Top positive review
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Stanwyck Rises Above the Suds
on July 8, 2000
Sure, the script is 99.44% pure soap opera, and no, it hasn't aged particularly well. But "Stella Dallas" remains watchable thanks to the tour de force performance given by Barbara Stanwyck in the title role. Encumbered by some overly sentimental dialogue and weighed down by poor costuming choices that threaten to make her character seem ludicrous rather than pathetic or garish, Stanwyck overcomes all obstacles by investing her every scene with a disarming sincerity and heartfelt honesty. She rises far above the script; indeed, some of her finest moments are those in which she says not a word (her painful self-realization in the train berth; her barely controlled suffering as she deliberately goads her daughter into rejecting her; and of course, the famous ending shot in which she strides triumphantly into the night). Stanwyck is beautifully abetted by Anne Shirley in an Oscar-nominated supporting performance, and Alan Hale and Barbara O'Neil also shine. But this is Stanwyck's movie all the way, and she alone holds it together and makes it work.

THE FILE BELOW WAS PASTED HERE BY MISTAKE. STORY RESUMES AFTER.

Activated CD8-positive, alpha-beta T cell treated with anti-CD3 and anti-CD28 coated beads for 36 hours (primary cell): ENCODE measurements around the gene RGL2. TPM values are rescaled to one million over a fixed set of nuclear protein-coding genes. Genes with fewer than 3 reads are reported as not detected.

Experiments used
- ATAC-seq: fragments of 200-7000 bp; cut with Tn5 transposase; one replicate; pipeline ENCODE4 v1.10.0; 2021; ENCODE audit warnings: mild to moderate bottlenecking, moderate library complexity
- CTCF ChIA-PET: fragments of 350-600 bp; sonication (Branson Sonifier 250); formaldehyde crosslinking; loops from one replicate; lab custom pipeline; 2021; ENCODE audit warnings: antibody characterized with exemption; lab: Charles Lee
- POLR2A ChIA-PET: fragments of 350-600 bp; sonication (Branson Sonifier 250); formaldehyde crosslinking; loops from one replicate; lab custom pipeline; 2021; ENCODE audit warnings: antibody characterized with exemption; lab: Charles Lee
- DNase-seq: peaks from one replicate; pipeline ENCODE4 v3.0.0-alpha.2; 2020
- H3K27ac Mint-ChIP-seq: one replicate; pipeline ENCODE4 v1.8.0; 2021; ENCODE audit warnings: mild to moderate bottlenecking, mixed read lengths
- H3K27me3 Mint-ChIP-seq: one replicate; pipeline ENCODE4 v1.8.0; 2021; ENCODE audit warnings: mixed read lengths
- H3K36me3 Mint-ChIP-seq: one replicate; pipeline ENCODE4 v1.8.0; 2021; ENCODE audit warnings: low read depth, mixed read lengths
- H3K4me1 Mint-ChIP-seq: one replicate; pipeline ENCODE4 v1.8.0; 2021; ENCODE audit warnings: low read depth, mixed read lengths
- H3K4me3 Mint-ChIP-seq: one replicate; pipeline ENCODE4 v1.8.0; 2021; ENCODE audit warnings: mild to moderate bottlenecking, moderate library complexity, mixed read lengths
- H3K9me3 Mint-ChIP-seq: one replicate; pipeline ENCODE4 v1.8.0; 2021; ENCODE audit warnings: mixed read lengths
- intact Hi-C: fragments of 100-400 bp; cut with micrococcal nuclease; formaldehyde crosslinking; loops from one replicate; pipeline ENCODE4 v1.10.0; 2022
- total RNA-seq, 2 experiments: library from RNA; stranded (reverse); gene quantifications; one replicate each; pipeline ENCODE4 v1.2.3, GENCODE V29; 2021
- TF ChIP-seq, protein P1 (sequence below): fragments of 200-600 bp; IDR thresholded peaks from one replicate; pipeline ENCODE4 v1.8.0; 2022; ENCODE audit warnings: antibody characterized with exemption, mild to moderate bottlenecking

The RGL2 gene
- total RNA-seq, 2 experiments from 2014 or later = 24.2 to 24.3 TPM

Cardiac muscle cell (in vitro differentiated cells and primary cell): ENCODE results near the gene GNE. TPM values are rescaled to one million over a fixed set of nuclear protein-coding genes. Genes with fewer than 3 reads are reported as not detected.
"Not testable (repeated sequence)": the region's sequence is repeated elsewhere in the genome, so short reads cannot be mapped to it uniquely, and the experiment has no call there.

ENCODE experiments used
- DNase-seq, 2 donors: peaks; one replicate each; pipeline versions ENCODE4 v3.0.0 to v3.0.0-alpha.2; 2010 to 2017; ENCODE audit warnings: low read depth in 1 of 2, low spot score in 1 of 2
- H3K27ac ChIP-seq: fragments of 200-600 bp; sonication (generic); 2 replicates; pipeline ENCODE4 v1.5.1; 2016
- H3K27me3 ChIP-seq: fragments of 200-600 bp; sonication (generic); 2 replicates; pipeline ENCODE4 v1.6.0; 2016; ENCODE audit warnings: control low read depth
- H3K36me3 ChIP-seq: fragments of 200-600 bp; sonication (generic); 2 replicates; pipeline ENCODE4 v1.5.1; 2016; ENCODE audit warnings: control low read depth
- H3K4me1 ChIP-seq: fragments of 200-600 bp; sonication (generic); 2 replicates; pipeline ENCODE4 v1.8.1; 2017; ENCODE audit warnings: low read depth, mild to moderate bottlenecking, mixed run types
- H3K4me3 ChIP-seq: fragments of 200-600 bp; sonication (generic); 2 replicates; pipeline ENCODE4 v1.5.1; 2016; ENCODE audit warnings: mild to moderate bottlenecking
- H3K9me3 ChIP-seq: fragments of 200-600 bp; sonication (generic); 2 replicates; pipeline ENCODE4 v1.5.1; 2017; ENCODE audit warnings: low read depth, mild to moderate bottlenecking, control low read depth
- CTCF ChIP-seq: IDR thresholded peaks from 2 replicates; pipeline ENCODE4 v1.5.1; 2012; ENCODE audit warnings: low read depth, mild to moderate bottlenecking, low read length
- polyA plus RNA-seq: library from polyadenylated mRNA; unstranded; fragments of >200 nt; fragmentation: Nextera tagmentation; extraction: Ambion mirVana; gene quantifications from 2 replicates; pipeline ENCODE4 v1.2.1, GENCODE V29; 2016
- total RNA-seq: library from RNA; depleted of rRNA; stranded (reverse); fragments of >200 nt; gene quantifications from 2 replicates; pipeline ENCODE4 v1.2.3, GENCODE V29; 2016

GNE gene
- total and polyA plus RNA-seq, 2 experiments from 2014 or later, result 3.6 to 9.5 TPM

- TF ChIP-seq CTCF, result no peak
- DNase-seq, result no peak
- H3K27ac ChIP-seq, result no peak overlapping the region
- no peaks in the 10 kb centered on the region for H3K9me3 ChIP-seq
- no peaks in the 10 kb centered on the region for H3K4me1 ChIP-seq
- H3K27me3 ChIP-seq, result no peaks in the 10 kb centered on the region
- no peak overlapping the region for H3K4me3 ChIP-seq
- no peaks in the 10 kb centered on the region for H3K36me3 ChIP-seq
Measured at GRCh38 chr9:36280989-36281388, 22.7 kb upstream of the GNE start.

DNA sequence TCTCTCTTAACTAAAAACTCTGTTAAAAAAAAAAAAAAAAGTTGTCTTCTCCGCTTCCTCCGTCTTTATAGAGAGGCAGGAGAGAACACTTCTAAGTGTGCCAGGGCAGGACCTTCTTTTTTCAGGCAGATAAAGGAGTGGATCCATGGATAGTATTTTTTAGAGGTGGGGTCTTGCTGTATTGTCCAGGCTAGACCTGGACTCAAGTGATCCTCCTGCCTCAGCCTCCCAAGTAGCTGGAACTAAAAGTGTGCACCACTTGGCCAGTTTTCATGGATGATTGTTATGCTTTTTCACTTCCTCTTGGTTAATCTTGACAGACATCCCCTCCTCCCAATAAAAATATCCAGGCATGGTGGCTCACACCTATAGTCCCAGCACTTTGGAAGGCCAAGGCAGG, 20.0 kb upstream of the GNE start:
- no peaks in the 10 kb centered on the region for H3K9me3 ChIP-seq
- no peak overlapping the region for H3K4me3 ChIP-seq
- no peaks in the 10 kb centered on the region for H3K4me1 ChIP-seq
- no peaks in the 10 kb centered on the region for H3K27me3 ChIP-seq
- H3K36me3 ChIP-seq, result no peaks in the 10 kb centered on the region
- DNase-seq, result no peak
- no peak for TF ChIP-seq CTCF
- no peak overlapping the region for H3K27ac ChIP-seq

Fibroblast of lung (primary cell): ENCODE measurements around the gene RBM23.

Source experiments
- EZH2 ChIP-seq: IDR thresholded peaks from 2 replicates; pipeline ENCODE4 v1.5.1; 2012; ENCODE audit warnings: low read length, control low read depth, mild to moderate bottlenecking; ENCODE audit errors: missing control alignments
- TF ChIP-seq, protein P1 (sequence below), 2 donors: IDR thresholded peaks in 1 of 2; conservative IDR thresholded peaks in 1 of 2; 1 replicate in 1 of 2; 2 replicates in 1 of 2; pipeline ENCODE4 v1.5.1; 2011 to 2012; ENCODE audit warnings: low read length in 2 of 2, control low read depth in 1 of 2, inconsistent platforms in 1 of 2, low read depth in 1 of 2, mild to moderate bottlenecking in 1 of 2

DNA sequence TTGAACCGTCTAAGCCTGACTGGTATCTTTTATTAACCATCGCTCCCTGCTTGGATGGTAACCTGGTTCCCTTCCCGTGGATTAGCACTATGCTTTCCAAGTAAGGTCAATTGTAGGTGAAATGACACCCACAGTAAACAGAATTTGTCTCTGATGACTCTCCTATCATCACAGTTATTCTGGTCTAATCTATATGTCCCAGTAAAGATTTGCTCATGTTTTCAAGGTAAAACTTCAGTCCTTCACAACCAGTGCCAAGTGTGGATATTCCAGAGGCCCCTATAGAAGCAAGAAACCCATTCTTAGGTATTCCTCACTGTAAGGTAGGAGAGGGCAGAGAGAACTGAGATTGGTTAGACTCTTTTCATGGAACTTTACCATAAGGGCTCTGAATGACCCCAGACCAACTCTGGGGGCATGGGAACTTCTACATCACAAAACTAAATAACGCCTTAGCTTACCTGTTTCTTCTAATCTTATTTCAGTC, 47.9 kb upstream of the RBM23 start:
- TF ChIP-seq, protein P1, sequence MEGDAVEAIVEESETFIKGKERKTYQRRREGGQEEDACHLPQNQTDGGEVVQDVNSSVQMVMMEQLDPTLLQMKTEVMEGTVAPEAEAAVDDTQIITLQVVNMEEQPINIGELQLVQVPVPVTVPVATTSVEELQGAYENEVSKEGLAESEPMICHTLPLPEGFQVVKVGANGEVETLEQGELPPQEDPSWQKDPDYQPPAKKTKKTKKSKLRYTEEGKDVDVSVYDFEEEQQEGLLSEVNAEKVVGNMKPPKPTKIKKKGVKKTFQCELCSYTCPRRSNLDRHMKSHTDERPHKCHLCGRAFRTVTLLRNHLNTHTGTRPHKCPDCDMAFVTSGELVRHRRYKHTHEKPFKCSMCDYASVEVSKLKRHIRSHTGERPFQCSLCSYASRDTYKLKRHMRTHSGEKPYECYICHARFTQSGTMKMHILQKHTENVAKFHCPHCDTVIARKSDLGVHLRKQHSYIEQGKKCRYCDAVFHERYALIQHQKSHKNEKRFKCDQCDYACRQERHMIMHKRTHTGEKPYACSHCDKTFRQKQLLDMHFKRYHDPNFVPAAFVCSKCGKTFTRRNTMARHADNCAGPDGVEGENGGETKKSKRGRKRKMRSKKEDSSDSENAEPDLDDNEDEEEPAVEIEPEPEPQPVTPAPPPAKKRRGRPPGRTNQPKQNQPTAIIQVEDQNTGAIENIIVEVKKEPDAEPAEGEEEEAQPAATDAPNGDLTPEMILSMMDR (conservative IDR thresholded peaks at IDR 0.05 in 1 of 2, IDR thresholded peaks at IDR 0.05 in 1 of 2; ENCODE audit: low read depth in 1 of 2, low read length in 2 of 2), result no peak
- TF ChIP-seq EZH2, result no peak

The DVD transfer is far from perfect. There is a lot of "video noise" throughout the movie, and the contrast often seems lacking. There is no theatrical trailer or stills gallery; the only bonus is a cast and crew filmography that is prone to error and omissions: Stanwyck was NOT Oscar-nominated for "The Lady Eve" in 1941 as indicated; her four Best Actress races were in 1937 ("Stella Dallas"), 1941 ("Ball of Fire"), 1944 ("Double Indemnity"), and 1948 ("Sorry, Wrong Number"). Still, this DVD is an improvement over the VHS release, and a must-have for fans of the incomparable Stanwyck.